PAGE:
Monthly Archives: February 2013

Friday derailment and a fish that got away, with the pole.

With the boys on vacation from school,  I planned to sleep in Friday morning.  I set my alarm for 7:30, but before it went off, I got a call from my boss, Judy Meyer, about a train derailment in Leeds.  I have been to numerous derailment’s over the course of my career, with very few being the dramatic scenes that you often see on the news where the cars are on their side or look like an accordion.   When she told me that it was on Route 219, I knew exactly where and what it would be, I had been there before and figured the photos would be nothing spectacular.Train derailment in Leeds I brushed my teeth, stopped at DD for a cup of Joe, and didn’t bother to speed getting there as I knew it would be an all day affair.  The cars simply jumped the tracks, and looking at it from far away, you would not notice anything amiss until you got closer.

happyRRworkersAbout the only thing that surprised me was that I could get close to the scene and the usually grumpy workers didn’t seem to care that I was there taking photos, and in fact, two mugged it up for a photo.  That was the best part of that assignment.  I worked it for a while until I got a decent enough photo, then headed back to the office to upload it to our website.

Train derailment in LeedsIt was only 9:00 when I finished and it was turning out to be a spectacular day.  On our events calendar was a note about a fishing derby in Monmouth.  I decided to check it out.  I was not disappointed.  I got a great photo that would turn out to be the lead photo in the next day’s paper:Fourth annual Jack Traps Youth Ice Fishing Derby on Cochnewagon

I had to park up the street and walk a half mile just to get to the lake, so I contemplated just bringing my still camera and bag.  However, the allure of video, and the potential for getting great video was there, so I opted to bring the whole shebang.  When I closed my trunk, I had an epiphany.  Last week when Ryan and I were packing for his departure, we came across a bag of paracord that had been in his backpack that he had emptied.  He would not be bringing it with him and offered it to me.  It was in my car trunk now and I had an idea.  I cut off about 20 feet of it and stuffed it in my bag, grabbed my extension pole and started hoofing it.  About half way down the road, the local photographer from our competing newspaper drove past me on his way to the parking lot that was already full, but he obviously knew the guy at the entrance and was sure he told him he was just going to shoot and scoot, which he did.  He commented to me that the day before, the lake was covered in water and he wasn’t going to venture out.  It was that much more of a challenge to get a better photo and a bonus video.  He shot a few photos and jumped back in his car.  I never did see any photos in their paper from it.  I have my suspicions.  Anyhoo, I had shot a bunch of overalls and zoomed in on some of the fun that was going on and then focused on this family that I shot a bunch of stills.  There was no story to go along with the photo, so I only needed one.  I shot the photo above and knew I was all set with stills, so I began to shoot only video.  Make note of the blue handle of the fishing pole he is holding.  If you take the time to watch my video, CLICK HERE TO SEE IT, you will understand the significance in the blue handle at the end, and understand why I included the part about the paracord.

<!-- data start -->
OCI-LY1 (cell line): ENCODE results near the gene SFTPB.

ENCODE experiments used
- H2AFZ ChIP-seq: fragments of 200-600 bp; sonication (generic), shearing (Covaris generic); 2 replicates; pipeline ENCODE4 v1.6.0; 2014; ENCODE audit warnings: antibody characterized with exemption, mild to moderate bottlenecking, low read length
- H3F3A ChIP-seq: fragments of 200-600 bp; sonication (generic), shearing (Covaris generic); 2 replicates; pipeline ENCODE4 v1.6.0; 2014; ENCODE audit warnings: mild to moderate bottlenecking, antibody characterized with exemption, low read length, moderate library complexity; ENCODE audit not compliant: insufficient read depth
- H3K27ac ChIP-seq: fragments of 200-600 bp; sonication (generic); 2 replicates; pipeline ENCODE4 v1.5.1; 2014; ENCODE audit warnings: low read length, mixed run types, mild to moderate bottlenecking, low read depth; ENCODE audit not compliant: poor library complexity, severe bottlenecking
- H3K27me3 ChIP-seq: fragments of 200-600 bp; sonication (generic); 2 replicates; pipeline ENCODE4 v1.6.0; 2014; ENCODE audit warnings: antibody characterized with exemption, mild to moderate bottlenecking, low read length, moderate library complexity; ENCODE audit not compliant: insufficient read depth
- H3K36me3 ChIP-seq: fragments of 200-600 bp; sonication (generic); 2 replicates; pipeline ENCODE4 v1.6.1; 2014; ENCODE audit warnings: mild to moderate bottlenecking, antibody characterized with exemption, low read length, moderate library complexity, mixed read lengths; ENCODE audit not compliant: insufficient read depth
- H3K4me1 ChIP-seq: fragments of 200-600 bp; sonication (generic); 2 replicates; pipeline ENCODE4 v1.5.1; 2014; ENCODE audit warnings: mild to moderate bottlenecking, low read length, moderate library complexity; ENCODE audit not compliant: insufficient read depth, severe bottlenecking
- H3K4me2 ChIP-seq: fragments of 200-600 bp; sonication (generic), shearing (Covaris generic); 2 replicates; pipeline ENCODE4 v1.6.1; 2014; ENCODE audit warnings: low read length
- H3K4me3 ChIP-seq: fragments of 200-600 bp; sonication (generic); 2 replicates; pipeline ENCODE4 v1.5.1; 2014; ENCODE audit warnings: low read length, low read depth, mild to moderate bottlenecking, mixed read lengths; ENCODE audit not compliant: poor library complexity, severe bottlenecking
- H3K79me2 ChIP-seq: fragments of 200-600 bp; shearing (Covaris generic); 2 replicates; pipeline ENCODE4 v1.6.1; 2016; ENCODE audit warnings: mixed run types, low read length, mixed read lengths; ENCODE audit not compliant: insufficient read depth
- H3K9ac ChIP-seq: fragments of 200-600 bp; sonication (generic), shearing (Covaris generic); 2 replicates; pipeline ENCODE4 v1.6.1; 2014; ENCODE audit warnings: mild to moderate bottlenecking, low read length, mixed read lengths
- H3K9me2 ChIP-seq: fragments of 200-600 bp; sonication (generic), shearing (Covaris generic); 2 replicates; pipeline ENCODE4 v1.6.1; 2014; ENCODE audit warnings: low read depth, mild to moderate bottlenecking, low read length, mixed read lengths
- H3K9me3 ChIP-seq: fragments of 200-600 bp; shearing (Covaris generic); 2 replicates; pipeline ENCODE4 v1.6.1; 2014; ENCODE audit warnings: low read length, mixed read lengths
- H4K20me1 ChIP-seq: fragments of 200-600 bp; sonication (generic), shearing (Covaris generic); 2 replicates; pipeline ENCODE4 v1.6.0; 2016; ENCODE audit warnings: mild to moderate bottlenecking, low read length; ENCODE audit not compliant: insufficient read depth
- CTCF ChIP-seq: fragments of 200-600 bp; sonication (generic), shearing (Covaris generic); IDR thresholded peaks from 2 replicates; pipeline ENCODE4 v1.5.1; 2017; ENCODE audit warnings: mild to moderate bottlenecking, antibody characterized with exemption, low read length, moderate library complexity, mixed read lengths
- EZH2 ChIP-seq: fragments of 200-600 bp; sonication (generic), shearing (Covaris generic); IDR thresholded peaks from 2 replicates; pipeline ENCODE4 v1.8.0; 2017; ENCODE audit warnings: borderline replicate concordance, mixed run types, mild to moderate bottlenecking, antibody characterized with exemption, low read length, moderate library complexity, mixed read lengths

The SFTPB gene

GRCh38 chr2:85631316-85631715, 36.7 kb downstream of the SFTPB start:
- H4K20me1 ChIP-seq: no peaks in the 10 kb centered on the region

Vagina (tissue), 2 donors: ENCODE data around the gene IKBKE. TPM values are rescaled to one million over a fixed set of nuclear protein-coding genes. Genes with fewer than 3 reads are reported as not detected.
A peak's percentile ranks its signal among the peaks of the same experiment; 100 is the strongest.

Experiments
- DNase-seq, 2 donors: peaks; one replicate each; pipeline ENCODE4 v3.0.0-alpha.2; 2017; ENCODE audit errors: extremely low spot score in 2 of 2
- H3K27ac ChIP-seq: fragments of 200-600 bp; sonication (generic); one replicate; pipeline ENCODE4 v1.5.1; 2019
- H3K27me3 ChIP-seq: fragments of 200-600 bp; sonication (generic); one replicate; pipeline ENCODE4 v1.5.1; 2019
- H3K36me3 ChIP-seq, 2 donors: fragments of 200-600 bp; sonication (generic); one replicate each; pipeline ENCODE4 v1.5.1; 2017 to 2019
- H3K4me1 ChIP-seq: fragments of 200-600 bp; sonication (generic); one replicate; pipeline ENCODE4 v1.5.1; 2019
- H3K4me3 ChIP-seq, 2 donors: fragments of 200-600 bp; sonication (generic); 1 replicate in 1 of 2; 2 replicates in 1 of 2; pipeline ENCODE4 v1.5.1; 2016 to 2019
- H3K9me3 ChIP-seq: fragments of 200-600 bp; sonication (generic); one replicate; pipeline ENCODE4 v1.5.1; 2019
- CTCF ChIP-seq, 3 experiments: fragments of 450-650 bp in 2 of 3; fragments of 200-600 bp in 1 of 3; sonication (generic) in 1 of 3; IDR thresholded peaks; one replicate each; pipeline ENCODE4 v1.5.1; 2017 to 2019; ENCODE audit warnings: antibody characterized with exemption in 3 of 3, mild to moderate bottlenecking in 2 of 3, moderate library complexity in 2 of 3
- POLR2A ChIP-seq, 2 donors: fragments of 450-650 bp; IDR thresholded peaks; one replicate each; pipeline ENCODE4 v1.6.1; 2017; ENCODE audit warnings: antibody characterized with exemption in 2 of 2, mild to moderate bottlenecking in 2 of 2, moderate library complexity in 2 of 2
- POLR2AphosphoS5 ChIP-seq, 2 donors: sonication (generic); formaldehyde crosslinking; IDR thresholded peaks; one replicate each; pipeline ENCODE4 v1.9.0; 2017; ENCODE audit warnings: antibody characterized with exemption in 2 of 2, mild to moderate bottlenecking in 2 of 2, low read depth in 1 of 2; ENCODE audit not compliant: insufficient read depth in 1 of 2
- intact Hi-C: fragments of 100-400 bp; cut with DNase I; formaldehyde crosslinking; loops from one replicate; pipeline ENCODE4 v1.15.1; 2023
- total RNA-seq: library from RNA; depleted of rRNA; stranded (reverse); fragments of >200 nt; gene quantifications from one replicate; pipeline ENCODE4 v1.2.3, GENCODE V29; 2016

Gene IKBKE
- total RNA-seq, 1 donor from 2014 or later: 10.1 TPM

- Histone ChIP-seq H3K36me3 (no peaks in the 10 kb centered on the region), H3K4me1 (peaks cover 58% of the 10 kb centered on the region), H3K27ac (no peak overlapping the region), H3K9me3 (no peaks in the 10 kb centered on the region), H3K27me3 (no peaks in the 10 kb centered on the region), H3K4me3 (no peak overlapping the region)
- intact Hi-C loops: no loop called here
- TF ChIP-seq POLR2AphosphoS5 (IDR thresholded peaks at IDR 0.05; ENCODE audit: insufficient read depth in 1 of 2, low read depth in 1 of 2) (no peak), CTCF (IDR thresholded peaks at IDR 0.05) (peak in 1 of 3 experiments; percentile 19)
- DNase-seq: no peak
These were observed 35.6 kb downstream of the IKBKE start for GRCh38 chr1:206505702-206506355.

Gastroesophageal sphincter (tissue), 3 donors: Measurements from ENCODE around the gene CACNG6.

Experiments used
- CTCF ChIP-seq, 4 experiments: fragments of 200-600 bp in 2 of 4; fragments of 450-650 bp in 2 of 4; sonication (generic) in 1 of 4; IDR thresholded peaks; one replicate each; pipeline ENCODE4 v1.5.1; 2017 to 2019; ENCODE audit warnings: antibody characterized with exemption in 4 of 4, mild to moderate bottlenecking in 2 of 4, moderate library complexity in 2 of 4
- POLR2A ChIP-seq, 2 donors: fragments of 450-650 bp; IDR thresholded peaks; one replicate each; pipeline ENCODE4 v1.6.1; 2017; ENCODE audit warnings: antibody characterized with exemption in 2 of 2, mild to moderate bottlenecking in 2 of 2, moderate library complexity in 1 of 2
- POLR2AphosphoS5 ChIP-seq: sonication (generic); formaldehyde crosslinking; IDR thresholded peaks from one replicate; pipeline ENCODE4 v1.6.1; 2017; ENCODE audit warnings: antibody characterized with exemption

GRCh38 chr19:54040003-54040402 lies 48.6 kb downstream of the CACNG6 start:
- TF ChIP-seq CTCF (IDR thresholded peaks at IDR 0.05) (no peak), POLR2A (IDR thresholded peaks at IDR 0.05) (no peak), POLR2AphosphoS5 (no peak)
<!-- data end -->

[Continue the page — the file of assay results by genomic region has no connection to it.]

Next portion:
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Praise be to me